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Opinion

SUNDAY, FEB. 13, 2005

Colleges exploiting part-time professors

For the past decade, the higher education buzzword in our state capital has been “access,” that is, providing new funding for adding more students to our public colleges and universities. There is little doubt that, with only four undergraduate colleges and two research universities, Washington state has built a bare bones higher educational system.

To take up the slack, the state built 34 community and technical colleges to handle hundreds of thousands of students each year. For the next biennium, the state Board for Community and Technical Colleges is asking the Legislature for $85 million to fund 5,000 new students.

But is access really the most important problem facing our community and technical colleges? Is there really no room at the community college inn?

In fact, the colleges have been scrambling to fill seats with high school students under the Running Start program, and with international students as well. Granted, the two-year colleges have managed to offer quality goods at Wal-Mart prices, and there are lots of customers.

The colleges have followed the Wal-Mart employment model of hiring a skeletal crew of 3,300 full-timers, and staffing their courses with 10,000 low-paid professors. Large numbers of these profs work full-time schedules but must suffer the discrimination of being labeled “part-time.”

In this case, the state of Washington is evading its responsibility to acknowledge the excellent efforts of 75 percent of our community college professors. The state is abdicating its responsibility to ensure academic freedom — which protects both professors and their students — and instead is giving a stamp of approval to exploitive labor practices that endorse a model of oppression to the entire community.

Erroneous State Board statistics try to gloss over the facts by boasting that these “part-time” professors now earn $27,406 annually, or about 57 percent of an average full-time salary of $48,303 if they were to teach a full load.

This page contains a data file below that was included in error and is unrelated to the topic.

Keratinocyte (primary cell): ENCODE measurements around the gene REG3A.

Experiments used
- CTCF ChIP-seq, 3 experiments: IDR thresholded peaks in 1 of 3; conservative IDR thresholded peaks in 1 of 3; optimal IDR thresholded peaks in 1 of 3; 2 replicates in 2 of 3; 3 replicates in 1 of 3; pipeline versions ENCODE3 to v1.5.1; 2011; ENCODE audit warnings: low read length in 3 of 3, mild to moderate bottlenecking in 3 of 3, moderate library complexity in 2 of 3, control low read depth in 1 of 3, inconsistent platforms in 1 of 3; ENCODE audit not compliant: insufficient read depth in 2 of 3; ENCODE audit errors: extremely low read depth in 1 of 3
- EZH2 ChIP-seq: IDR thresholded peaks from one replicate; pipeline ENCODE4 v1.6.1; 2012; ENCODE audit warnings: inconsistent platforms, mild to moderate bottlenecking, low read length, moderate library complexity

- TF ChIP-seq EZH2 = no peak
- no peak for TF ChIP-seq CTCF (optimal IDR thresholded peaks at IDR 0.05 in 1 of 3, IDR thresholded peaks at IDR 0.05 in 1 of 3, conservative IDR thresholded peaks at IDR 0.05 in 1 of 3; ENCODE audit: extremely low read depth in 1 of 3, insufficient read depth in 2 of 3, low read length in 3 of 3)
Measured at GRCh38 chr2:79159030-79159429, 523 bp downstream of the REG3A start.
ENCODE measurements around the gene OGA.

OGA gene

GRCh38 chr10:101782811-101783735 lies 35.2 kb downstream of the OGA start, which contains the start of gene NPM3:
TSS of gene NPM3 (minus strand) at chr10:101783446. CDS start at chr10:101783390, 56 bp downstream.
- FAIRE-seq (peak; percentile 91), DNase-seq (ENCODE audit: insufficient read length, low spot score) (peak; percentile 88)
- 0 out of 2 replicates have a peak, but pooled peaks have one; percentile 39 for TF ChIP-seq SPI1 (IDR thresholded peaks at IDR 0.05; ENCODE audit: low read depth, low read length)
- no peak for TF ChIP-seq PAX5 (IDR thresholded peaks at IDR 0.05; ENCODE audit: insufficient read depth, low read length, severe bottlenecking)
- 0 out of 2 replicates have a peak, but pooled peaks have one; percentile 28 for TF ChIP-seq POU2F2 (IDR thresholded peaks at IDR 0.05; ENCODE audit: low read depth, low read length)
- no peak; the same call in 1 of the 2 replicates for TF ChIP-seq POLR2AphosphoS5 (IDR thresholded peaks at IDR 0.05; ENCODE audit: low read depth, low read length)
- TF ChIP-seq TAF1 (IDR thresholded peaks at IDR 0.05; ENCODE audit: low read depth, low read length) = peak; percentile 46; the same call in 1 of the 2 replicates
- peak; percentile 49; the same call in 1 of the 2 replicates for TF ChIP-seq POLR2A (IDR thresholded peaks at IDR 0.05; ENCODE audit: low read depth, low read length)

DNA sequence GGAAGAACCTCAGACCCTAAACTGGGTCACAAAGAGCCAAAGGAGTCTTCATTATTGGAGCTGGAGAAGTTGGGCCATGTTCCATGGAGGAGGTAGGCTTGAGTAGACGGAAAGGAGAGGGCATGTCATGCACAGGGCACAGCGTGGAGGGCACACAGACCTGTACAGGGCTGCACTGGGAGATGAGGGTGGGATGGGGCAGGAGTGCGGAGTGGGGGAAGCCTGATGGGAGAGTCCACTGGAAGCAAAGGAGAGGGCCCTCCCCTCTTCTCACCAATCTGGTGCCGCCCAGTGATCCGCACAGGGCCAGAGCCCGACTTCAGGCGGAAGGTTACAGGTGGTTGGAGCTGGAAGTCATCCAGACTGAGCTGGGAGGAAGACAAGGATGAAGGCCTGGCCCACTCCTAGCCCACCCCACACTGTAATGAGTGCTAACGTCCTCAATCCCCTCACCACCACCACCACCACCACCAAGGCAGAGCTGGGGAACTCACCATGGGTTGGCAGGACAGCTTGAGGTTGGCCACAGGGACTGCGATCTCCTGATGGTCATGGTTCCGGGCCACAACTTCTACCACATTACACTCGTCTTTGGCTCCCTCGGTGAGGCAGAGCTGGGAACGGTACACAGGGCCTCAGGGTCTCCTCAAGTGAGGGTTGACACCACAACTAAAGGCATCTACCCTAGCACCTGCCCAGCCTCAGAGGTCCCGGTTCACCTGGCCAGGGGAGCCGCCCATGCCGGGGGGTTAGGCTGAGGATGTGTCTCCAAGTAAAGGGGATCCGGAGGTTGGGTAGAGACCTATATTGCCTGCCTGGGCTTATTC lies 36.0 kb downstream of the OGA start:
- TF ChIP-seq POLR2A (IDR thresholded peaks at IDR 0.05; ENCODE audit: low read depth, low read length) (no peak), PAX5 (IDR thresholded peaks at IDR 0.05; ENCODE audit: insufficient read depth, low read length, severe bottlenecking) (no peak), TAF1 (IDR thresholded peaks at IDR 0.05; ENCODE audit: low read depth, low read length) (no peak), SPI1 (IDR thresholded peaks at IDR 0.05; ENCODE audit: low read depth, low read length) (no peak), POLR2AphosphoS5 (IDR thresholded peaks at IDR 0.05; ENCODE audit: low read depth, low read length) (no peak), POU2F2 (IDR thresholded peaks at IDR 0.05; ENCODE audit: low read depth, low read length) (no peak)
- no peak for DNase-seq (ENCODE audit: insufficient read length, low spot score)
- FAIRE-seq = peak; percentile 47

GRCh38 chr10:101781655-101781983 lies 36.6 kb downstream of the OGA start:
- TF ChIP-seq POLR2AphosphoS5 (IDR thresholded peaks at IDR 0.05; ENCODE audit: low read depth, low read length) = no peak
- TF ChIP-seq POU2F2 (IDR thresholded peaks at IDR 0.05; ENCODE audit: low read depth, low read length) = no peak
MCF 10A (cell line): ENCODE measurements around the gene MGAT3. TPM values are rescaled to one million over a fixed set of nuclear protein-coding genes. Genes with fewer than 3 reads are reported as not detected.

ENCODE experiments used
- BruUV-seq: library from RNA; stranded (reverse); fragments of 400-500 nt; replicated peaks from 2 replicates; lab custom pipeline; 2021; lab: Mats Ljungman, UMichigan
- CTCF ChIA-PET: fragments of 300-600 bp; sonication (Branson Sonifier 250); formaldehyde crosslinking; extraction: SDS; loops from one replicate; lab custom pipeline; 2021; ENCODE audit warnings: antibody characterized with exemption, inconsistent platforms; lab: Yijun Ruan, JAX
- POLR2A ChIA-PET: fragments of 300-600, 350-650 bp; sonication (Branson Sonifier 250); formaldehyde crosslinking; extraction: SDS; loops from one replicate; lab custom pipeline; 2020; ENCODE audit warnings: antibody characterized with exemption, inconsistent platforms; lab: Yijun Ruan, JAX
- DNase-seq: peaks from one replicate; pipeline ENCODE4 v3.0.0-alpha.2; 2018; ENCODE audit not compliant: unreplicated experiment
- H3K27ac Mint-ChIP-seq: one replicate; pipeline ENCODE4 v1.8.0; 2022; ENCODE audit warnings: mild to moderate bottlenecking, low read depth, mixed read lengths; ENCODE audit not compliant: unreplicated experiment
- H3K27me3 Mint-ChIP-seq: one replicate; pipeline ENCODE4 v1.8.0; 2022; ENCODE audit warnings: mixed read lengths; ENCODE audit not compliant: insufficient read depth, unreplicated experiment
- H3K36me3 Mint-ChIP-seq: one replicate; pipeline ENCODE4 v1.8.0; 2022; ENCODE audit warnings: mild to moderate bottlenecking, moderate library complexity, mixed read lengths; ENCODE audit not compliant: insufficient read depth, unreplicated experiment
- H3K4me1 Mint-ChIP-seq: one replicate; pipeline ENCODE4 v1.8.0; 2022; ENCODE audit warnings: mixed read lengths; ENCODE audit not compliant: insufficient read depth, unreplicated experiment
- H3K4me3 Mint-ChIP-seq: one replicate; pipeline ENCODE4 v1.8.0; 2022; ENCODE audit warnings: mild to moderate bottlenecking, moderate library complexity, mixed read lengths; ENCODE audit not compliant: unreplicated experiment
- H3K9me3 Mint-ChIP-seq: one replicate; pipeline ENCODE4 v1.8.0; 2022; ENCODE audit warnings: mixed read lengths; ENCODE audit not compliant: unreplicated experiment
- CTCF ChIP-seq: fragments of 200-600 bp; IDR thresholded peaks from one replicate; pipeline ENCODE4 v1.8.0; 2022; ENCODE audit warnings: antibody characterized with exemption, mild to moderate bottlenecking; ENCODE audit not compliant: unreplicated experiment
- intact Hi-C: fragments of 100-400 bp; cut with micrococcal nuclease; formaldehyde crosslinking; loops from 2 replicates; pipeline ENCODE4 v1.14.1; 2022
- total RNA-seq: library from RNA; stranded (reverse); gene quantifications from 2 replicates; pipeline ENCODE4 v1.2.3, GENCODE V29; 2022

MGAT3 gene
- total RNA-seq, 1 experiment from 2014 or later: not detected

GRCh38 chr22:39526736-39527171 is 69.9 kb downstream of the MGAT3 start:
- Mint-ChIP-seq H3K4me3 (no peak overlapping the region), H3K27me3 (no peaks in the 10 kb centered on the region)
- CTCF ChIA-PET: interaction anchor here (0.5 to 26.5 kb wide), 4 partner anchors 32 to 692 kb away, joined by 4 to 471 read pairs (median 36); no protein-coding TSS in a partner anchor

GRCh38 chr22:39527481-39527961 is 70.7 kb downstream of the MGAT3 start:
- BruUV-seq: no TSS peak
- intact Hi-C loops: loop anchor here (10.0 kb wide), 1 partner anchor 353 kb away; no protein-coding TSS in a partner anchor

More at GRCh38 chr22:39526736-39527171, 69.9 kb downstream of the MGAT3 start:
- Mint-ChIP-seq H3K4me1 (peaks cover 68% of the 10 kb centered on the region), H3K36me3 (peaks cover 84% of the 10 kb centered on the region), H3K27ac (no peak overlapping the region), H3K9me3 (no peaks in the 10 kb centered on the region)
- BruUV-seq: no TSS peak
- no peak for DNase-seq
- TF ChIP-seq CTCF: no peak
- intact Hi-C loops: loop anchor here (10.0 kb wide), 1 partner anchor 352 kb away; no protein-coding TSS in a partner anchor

But this rosy picture masks what the average part-time faculty member actually earns. The two faculty unions, contracted to represent the part-time faculty, have collectively bargained barriers to limit how many courses part-time faculty teach. In order to keep the “part-time” faculty subservient, lower than “full-time,” the unions limit “part-time” workloads to 66 to 80 percent.

Assuming that most part-time faculty average teaching 50 percent of full-time, then it is more likely that part-time college professors are earning 50 percent of $27,406 annually, or $13,703, which is about 28 percent of what full-time faculty earn. This is pretty close to the state poverty level for a family of four. How can the state of Washington be proud that 75 percent of its community college professors are risking poverty? Is the state afraid that these professors will be able to buy groceries and pay for housing?

The part-time faculty in the two-year colleges may very well be the state’s most mistreated and exploited employees. In addition to poverty wages, most community college professors do not receive increased pay for their years of experience. They teach with no job security, working for years on quarterly contracts that may be cancelled at anytime. Most do not have health care or retirement benefits. They are ineligible for sabbaticals, professional development and travel funds that are limited to “full-time” faculty. Few have individual offices.

It took a state law, initiated by us, to give them pro-rated sick leave.

All of these practices are forms of discrimination, designed to keep 75 percent of the professors forever subordinate to the whims of the few but powerful “full-time” faculty and administrators who are running state-funded feudal systems.

Should the two-year colleges, who have refused to pay their nearly $60 million annual debt to their part-time faculty professors, be adding more students to the system? Should a family with too many unpaid bills decide to take on more costly projects?

State Sen. Ken Jacobsen, who has repeatedly called the community colleges our state’s “chain of academic sweatshops,” has sponsored legislation abolishing the two-tiered salary schedule and paying all our fine faculty equal pay for equal work. Faculty labeled as “part-time” would be placed on the same salary schedule as the full-time faculty. The same criteria for degrees and experience would apply, and adjuncts’ pay would be pro-rated for the percentage of the full-time load they teach.

The two faculty unions — the American Federation of Teachers-Washington and the National Education Association — which long ago initiated the two-tiered wage and benefit system that divides the part-time and the full-time faculty, have decided to divide the part-time faculty further. At the unions’ request, legislation has been proposed that might pay some part-timers equal pay, but would leave at least 50 percent of them earning only three-fourths of a full-time salary for teaching full time. Such proposals appear to violate a union’s duty to provide fair representation to all members.

It is past time for the Legislature to pass Sen. Jacobsen’s bill and direct the state Board for Community Colleges to eliminate the discrimination and exploitation of part-time college professors. We must demand something better than a Wal-Mart community college system. The Legislature should fund equal pay for equal work before it allocates funding for additional students. Otherwise, we are only comedy colleges, a cruel joke played on the public and not true community colleges.



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